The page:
Economic models point to a Trump blowout in 2020. But a faltering economy or giant scandal could change everything.
President Donald Trump has a low approval rating. He is engaging in bitter Twitter wars and facing metastasizing investigations.
But if the election were held today, he’d likely ride to a second term in a huge landslide, according to multiple economic models with strong track records of picking presidential winners and losses.
Credit a strong U.S. economy featuring low unemployment, rising wages and low gas prices — along with the historic advantage held by incumbent presidents.
While Trump appears to be in a much stronger position than his approval rating and conventional Beltway wisdom might suggest, he also could wind up in trouble if the economy slows markedly between now and next fall, as many analysts predict it will.
And other legal bombshells could explode the current scenario. Trump’s party managed to lose the House in 2018 despite a strong economy. So the models could wind up wrong this time around.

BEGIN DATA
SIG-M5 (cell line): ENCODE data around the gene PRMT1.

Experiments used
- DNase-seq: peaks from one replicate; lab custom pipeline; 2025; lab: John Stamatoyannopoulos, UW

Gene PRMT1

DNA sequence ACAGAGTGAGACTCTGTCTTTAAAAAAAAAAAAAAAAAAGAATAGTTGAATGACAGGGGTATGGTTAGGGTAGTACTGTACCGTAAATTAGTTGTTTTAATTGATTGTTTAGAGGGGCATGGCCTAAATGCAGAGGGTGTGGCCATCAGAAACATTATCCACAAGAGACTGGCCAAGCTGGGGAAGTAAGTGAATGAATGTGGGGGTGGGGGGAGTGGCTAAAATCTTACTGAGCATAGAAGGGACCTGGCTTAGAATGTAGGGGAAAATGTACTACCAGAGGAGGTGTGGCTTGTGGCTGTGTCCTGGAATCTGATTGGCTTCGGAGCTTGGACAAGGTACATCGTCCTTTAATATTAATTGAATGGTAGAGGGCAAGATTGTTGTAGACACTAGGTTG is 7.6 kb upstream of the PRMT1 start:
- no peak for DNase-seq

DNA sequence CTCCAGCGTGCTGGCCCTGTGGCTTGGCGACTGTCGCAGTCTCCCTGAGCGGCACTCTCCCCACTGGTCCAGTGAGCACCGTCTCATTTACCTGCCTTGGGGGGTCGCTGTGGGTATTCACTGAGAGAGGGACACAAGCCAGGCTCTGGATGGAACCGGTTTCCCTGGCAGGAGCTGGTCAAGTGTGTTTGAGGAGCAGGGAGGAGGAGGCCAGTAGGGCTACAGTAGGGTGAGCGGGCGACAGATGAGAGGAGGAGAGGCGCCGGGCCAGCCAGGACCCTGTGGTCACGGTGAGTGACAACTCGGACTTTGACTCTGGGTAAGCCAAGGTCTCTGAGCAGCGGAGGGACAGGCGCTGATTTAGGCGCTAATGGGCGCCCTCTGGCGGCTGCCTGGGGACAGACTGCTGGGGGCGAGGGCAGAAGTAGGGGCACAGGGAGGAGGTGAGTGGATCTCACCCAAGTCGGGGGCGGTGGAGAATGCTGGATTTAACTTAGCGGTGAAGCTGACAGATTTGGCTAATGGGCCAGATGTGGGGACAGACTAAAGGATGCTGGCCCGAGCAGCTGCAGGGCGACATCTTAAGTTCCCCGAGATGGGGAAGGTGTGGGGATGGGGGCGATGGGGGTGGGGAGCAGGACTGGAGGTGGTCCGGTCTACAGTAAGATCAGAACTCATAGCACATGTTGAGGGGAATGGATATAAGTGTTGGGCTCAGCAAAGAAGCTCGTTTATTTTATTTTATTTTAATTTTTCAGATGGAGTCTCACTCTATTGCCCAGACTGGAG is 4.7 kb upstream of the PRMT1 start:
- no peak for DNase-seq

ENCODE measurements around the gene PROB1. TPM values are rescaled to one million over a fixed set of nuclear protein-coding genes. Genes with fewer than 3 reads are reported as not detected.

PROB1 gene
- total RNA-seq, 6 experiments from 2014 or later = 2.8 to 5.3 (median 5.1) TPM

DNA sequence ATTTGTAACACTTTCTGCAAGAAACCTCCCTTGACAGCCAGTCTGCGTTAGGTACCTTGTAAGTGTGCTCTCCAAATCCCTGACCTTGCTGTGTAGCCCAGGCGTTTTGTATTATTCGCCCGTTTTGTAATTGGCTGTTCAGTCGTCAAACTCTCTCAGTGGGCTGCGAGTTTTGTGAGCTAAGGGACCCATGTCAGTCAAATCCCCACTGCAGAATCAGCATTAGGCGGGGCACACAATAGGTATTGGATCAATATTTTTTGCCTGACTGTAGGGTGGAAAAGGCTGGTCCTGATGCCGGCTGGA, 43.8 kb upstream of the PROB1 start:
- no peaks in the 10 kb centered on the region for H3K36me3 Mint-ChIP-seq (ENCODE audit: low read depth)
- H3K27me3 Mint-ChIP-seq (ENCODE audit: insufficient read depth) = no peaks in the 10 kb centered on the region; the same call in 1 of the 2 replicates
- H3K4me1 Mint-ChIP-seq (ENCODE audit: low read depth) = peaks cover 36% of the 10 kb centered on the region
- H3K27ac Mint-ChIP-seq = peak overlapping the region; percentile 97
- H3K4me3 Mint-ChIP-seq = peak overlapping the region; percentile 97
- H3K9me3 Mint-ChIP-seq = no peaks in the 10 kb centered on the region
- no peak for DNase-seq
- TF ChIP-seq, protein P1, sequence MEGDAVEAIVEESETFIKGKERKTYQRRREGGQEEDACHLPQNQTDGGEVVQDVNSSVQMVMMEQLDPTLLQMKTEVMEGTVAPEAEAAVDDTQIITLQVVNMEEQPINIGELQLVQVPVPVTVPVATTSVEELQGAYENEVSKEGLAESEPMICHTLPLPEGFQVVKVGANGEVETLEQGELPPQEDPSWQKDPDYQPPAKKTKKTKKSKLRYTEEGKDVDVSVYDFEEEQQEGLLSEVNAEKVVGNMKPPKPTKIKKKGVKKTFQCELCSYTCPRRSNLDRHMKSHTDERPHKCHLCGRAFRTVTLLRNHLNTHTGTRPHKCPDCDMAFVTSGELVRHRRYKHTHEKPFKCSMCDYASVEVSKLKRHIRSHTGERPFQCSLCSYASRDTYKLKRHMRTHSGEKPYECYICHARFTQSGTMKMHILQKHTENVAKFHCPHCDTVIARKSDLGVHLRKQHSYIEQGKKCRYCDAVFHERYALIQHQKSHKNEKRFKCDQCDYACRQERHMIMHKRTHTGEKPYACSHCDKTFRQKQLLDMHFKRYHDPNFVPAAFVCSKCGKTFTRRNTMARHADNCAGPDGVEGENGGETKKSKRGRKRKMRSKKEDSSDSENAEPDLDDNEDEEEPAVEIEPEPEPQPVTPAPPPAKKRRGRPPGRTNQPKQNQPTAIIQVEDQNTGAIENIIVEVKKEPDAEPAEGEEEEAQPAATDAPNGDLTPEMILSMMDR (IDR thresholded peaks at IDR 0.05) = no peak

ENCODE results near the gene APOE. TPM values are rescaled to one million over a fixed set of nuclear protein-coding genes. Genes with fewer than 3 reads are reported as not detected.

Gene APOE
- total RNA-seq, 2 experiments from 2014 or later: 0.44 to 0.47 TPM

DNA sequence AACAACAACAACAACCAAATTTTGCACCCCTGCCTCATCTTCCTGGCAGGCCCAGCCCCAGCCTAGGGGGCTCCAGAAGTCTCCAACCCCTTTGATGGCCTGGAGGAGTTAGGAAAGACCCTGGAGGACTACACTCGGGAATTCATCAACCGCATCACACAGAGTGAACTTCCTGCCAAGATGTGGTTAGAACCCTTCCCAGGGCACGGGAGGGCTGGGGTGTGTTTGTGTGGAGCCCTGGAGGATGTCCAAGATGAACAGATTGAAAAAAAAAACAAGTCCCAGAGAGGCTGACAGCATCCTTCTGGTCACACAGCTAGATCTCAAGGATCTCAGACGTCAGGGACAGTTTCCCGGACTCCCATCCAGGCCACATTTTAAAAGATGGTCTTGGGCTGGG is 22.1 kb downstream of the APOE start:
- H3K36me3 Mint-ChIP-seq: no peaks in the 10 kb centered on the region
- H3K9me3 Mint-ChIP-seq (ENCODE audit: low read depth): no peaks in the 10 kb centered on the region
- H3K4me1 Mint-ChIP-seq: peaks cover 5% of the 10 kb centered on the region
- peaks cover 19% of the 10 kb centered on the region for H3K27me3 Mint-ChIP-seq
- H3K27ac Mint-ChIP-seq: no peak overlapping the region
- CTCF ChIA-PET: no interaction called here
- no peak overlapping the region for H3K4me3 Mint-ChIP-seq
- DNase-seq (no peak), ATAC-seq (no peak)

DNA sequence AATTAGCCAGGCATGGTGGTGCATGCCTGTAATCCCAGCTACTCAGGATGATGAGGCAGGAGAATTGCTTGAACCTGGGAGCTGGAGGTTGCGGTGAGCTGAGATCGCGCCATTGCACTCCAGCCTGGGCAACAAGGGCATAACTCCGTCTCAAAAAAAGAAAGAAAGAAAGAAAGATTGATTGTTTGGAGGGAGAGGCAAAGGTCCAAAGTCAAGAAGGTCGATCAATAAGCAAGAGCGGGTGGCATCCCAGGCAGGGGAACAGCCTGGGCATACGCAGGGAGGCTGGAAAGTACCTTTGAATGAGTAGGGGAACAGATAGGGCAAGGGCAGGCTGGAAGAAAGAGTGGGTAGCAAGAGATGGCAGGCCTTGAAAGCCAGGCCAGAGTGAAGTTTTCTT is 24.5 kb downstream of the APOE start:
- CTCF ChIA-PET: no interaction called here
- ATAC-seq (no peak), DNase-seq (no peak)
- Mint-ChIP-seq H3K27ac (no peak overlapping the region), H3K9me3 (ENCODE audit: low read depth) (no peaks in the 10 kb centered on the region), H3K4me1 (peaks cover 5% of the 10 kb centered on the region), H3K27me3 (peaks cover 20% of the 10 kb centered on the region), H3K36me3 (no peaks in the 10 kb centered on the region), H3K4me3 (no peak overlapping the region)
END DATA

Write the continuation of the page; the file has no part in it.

Despite all these caveats, Trump looks surprisingly good if the old James Carville maxim coined in 1992 — “the economy, stupid” — holds true in 2020.
“The economy is just so damn strong right now and by all historic precedent the incumbent should run away with it,” said Donald Luskin, chief investment officer of TrendMacrolytics, a research firm whose model correctly predicted Trump’s 2016 win when most opinion polls did not. “I just don’t see how the blue wall could resist all that.”
Models maintained by economists and market strategists like Luskin tend to ignore election polls and personal characteristics of candidates. Instead, they begin with historical trends and then build in key economic data including growth rates, wages, unemployment, inflation and gas prices to predict voting behavior and election outcomes.
Yale economist Ray Fair, who pioneered this kind of modeling, also shows Trump winning by a fair margin in 2020 based on the economy and the advantage of incumbency.
“Even if you have a mediocre but not great economy — and that’s more or less consensus for between now and the election — that has a Trump victory and by a not-trivial margin,” winning 54 percent of the popular vote to 46 for the Democrat, he said. Fair’s model also predicted a Trump win in 2016 though it missed on Trump’s share of the popular vote.
Still, Luskin, Fair and other analysts who use economic data and voting history to make predictions also note that a sharp decline in growth and an increase in the unemployment rate by next fall could alter Trump’s fortunes.